Happy Resurrection Day!
Easter morning and the celebration of Jesus' resurrection couldn't be a more perfect day for celebrating the death of the old and the beginning of new life.
Matthew 16:24-25 says:
Whoever wants to be my disciple must deny themselves
and take up their cross and follow me.
For whoever wants to save their life will lose it,
but whoever loses their life for me will find it.
Thinking of all my attempts to save my life and make something of it, and losing so much, to find that life--abundant life--actually exists in surrendering...what a paradox. I have to smile at realizing the completely counter-intuitive nature of the life of following Christ.
This year is the year of new beginnings--of breaking out of old patterns. One of the patterns of our lives that Leland and I are breaking out of is our recent shift from attending and serving a mega church for what we believe is the Church as Jesus intended it to be.
Mega church Sunday goes like this: show up, sit in a row with thousands of strangers we'll probably never connect with, be entertained by highly produced, talented professional musicians, hear a great communicator, get up and leave to fight traffic. It's where the people go who want to be completely anonymous. There was a time for both of us when that was exactly what we wanted, having grown up in the Baptist way and having had many bad church experiences. We wanted nothing to do with anything that looked like church. We served in several capacities as volunteers, opportunities for which we are very grateful, one of which led to our meeting.
But a while back, the messages I heard began to fall flat. We had many questions that we could never ask because the lead communicator who gave those messages is so inaccessible. Something was gnawing at my gut; a desire for something more, and less. We needed small. A pastor who was accessible. I wanted to converse, not just listen. I wanted to grow, not stagnate. Deeper teaching. Less noise. More worshipful experience and less of the highly produced entertainment-heavy environment we were accustomed to; even liturgy and tradition (gasp).
Leland and I had been on production team as video camera operators for almost 3 years, doing the same thing every time: be technically accurate, follow direction, get the cool shots, and we'd spend at least 30 minutes in a little room analyzing where we could improve. I asked myself, Is this what serving God is, really? How is getting that slow push on the BGV just right, of Kingdom value? It would make me think (often) of our 2 mission trips in 2009 and 2010 to a tiny church in the war-torn country of Bosnia-Herzegovina where jobs were extremely scarce, where people had next to nothing, had lost friends and family in the horror of ethnic cleansing--and they loved and cared for one another, worshiped like nothing we'd ever seen or heard, in a small building, huddled together, with a pastor who prayed over these people. No production, no countdowns to video, no segue to the band or speaker, but good grief, the outpouring of God's spirit on that place.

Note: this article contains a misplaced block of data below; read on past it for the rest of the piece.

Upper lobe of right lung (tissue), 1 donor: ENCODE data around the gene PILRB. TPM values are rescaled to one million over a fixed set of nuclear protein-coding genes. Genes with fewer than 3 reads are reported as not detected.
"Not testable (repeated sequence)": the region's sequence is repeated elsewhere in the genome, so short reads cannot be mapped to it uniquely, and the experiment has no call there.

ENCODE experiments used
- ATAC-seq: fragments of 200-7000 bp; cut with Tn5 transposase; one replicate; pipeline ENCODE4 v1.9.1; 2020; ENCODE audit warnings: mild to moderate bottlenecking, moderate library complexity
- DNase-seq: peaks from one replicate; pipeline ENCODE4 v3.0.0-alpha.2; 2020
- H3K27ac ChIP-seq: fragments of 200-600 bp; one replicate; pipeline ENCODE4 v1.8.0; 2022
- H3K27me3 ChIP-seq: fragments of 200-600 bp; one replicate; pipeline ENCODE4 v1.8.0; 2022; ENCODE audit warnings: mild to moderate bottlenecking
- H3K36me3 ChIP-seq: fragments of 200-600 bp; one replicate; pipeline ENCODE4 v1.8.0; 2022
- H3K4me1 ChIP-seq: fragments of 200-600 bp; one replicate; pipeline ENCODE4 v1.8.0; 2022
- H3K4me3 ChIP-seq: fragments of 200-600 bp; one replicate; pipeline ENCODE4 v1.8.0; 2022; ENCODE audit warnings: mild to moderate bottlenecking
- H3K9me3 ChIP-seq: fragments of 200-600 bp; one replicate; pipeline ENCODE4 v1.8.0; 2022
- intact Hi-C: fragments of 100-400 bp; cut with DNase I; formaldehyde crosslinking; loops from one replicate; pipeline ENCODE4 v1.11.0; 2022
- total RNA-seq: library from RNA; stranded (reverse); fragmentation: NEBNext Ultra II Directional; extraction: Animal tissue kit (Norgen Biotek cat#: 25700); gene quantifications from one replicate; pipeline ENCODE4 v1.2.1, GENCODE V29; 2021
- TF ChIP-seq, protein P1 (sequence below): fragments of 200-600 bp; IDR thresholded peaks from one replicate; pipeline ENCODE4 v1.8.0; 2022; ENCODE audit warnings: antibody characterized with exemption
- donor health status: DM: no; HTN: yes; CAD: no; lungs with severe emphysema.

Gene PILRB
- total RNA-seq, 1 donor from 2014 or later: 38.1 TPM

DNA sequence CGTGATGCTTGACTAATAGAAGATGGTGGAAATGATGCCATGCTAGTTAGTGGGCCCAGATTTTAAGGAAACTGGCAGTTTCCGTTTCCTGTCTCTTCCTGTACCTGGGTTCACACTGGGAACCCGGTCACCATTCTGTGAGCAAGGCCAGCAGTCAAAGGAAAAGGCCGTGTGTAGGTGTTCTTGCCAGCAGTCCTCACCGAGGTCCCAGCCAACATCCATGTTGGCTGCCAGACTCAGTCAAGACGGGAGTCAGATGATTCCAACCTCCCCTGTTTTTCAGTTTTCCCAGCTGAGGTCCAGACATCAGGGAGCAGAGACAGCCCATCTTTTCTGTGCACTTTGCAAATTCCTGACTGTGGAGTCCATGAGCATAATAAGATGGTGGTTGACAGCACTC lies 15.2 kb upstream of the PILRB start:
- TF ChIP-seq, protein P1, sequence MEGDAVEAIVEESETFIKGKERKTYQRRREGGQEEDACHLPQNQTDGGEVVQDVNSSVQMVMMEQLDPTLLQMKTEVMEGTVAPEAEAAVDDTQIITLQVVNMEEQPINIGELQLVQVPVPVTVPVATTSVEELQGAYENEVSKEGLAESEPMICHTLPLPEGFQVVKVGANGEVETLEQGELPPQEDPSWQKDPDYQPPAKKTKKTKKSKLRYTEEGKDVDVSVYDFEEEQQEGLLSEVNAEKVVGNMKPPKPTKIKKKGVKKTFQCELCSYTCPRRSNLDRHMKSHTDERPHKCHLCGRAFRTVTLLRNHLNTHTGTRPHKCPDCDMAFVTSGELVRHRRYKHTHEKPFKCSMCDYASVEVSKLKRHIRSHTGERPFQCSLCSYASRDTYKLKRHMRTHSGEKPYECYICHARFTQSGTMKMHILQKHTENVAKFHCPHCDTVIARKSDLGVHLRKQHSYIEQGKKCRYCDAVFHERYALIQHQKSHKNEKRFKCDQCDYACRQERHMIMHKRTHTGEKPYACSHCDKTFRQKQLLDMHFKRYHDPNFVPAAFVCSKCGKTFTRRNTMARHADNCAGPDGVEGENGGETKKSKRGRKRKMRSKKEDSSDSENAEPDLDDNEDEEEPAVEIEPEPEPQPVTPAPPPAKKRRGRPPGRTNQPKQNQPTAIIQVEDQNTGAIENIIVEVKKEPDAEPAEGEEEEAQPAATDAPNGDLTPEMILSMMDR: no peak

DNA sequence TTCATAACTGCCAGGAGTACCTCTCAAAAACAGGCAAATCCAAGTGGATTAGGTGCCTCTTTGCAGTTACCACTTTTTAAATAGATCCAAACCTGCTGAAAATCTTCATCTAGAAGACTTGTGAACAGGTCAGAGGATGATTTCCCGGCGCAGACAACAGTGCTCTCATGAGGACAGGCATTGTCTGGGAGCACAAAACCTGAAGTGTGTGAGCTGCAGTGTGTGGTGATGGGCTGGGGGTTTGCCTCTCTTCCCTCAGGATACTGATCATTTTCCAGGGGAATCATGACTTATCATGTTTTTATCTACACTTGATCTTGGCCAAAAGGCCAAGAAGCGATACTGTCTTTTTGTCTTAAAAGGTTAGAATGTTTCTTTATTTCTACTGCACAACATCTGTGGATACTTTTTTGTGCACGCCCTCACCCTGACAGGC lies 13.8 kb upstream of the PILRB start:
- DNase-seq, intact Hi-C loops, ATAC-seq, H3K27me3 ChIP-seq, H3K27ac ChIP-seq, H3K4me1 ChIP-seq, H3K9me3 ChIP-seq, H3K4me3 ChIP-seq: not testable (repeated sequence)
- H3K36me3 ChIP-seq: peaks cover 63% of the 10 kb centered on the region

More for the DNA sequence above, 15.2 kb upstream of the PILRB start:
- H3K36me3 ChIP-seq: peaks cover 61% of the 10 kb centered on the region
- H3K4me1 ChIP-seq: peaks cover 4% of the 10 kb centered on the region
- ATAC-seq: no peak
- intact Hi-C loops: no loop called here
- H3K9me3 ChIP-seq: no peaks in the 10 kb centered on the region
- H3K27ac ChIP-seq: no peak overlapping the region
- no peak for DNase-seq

One day on Facebook, I saw a post about a new startup Church, called The Parish. I began asking questions, and I got answers. I told Leland about it, and we attended our first gathering in January. We attended Parish 101 and learned more about the vision for this new body of believers. The pastor, Eddie Kirkland, met with us twice over coffee at Starbucks. We had a conversation. As a result, and having attended several gatherings, I think we're great with trading mega for mini, where fellowship, worship, and teaching actually resemble family time. And get this--they meet at homes around North Atlanta for dinner once a month. Just dinner. Like families do, as I recall.
Relationships, bumping into each other, sharing our messy lives, caring for one another...the big "C" Church! This is what we look for as we prayerfully seek out this type of community.
Update: Since the original post, I've edited it to reflect our decision to continue our search for a smaller church that will be able to provide the resources for growth and service that The Parish is yet to offer. We absolutely support the vision of their leadership to reach out to the millennial generation who are searching for deeper, meaningful teaching, and even liturgy.